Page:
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Z = proton number = atomic number N = neutron number A = mass number (Z+N) Atomic mass of nuclide = (rest mass – binding energy) relative to 1/12.

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Presentation on theme: "Z = proton number = atomic number N = neutron number A = mass number (Z+N) Atomic mass of nuclide = (rest mass – binding energy) relative to 1/12."— Presentation transcript:

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4 Z = proton number = atomic number N = neutron number A = mass number (Z+N) Atomic mass of nuclide = (rest mass – binding energy) relative to 1/12 mass of 12 C atom, measured in atomic mass units – amu’s (must be looked up) Atomic weight of element = sum of the masses of the isotopes of that element times their atomic abundance (found in most textbooks)

5 Pauli exclusion principle Hunds rule Electrons & orbitals

6 Aufbau principle

7 Charges Ionization potential More stable: Filled shells Filled subshells Filled and half filled orbital types

8 Ionization potential = energy required to remove an electron Electron affinity = energy given off when adding an electron to a neutral atom S and p x, p y and p z orbitals

9 Electronegativity = (sum of IP & EA) x constant Electronegativity difference of 1.7 = 50% ionic character

10 Electronegativity differences : Examples: >2.1 - high ionic character (electrons exchanged)halite, Mg-O, Ca-O, K-O, Na-O bonds in silicates, carbonates and other oxidiized complex anions metal and non-metal - weak ionic characterFe-O, also Ti, V, Cr-O bonds in silicates nonmetals - polar covalent bondRare (except for Si-O) polar covalent bondFe-S, also Ni, Cu, Pb, Hg bonds in sulfides also C-O, S-O, Si-O, P-O, N-O in complex ions <0.5 - nonmetals - non -polar covalent bond Graphite, sulfur, realgar, orpiment, <0.5 - high electronegativity metalsGold, silver, platinum group, metallic bonding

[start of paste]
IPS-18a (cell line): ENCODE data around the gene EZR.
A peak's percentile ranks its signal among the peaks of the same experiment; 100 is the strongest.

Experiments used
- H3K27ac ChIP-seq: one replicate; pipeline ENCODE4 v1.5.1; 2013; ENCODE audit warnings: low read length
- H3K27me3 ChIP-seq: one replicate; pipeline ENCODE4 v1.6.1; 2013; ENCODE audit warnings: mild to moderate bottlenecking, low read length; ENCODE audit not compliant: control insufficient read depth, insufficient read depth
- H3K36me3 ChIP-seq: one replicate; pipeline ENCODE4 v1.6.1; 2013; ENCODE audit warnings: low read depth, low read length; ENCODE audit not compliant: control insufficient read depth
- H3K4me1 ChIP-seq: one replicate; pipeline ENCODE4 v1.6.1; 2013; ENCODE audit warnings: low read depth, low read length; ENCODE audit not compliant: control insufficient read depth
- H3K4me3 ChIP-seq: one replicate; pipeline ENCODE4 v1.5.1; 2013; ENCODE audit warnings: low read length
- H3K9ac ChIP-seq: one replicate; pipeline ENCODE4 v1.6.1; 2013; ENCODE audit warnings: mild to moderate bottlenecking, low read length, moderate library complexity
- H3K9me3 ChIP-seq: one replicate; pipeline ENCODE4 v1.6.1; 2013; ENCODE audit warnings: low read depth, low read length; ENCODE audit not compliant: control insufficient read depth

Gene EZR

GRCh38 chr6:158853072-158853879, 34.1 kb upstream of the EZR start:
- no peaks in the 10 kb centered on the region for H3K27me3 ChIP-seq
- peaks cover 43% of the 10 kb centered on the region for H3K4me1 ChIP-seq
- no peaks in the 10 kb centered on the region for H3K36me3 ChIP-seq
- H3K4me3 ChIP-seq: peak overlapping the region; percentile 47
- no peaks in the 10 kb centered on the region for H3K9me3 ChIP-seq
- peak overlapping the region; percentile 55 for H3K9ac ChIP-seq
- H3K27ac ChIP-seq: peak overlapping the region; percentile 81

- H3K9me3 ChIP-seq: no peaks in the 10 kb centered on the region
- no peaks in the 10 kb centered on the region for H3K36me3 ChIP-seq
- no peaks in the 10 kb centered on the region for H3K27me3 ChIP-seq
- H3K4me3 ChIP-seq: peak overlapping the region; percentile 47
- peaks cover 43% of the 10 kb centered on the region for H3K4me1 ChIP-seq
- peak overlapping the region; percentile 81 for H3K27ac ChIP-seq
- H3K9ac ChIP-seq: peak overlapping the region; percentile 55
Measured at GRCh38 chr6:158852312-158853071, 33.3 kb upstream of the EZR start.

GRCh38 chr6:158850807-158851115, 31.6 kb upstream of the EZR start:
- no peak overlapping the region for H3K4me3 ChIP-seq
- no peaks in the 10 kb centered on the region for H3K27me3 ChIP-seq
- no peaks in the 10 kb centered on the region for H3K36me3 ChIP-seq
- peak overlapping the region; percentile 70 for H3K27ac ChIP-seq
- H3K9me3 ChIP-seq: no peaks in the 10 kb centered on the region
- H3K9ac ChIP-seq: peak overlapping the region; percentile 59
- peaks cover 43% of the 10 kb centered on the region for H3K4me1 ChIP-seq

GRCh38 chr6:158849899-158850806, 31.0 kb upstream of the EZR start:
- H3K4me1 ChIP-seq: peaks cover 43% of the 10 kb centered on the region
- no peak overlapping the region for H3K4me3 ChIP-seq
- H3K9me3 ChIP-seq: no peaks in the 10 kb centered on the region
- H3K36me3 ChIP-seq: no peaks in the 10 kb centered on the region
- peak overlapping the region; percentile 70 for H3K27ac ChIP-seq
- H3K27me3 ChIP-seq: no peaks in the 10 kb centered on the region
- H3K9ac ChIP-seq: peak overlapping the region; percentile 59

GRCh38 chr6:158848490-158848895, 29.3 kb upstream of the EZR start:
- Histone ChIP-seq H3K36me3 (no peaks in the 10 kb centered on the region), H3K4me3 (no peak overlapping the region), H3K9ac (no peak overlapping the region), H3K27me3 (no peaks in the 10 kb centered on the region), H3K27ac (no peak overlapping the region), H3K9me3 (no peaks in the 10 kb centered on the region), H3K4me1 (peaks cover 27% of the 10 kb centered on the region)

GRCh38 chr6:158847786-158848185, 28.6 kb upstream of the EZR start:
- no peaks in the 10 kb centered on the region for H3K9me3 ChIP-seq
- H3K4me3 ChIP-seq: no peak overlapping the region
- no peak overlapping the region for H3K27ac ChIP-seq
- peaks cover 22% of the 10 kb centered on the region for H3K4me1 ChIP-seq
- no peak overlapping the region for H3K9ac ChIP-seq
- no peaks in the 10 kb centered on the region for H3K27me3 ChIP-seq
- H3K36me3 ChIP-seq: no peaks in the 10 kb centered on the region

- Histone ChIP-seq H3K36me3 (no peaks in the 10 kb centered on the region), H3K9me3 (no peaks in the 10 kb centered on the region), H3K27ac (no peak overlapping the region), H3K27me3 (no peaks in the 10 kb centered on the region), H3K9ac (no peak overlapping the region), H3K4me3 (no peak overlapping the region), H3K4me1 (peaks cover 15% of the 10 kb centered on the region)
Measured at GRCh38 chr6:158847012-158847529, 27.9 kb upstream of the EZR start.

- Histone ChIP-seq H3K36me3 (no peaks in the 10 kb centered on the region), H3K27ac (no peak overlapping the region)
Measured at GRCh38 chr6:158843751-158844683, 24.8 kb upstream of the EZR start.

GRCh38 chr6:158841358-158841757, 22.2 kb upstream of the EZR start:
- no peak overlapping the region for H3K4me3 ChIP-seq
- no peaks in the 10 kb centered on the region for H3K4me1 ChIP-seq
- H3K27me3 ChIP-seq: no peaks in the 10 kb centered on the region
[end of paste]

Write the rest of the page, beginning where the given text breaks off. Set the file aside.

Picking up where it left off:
11 Goldschmidt’s classification

12 Covalent bond character – hybrid orbitals form

13 Ionic bonding produces close- packed structures. There is a balance between attraction of oppositely charged ions and repulsion by outer electrons on both. Radius ratio = radius of cation/anion in a bond. This determines the coordination number

14 Ionic Radii

15 Crystal field splitting – orbitals change energy in a surrounding crystal lattice Leads to high spin (larger radius) and low spin electron configurations Produces color in minerals (example Fe +3 with 5 d electrons)

16 Common silicates and oxides: CN = 4 (Si, Al) CN = 6 (Mg, Fe) CN = 8 (Ca, Na) In mantle: olivine, orthopyroxene, clinopyroxene, spinel, garnet

17 In the earth, abundant elements form minerals with specific coordination polyhedra or sites. Minor elements either substitute or form rare minerals. The ability to substitute is controlled by:1) radius; 2) charge (valence); 3) electronegativity (bonding behavior) Contours are enrichment in crust/mantle

18 Mineral/melt partition or distribution coefficients Ionic radius K D = concentration in mineral concentration in liquid Eu has two valences: Eu +2 and Eu +3

19 You can calculate partition coefficients for any element in any mineral from the radius of the mineral site and elastic properties of the mineral.

20 Continental crust is complement to depleted mantle Bulk partition coefficient = sum of each mineral Kd X the abundance of the mineral during melting or crystallization Bulk Kd > 1 – element is compatible, Bulk Kd < 1 - incompatible

21 Increasing compatibility for mantle melting

22 Kinds of incompatible trace elements: Rb, K, Ba, Sr = large ion lithophile elements (LILE) Th, U, Zr, Hf, Nb = high field strength elements (HFSE) (Field strength = charge/ionic radius)

23 Water and Aqueous solutions

24 Ionic potential = field strength = charge/ radius

25 Residence time = Total mass of element in reservoir (oceans)/influx Grams/(grams/year)

26 Basalts from subduction zones – island arc basalt Fluid mobile elements (FME) = Rb, Ba, K, Pb, Sr Fluid immobile elements = Nb,Ta, Zr (Hf), Ti

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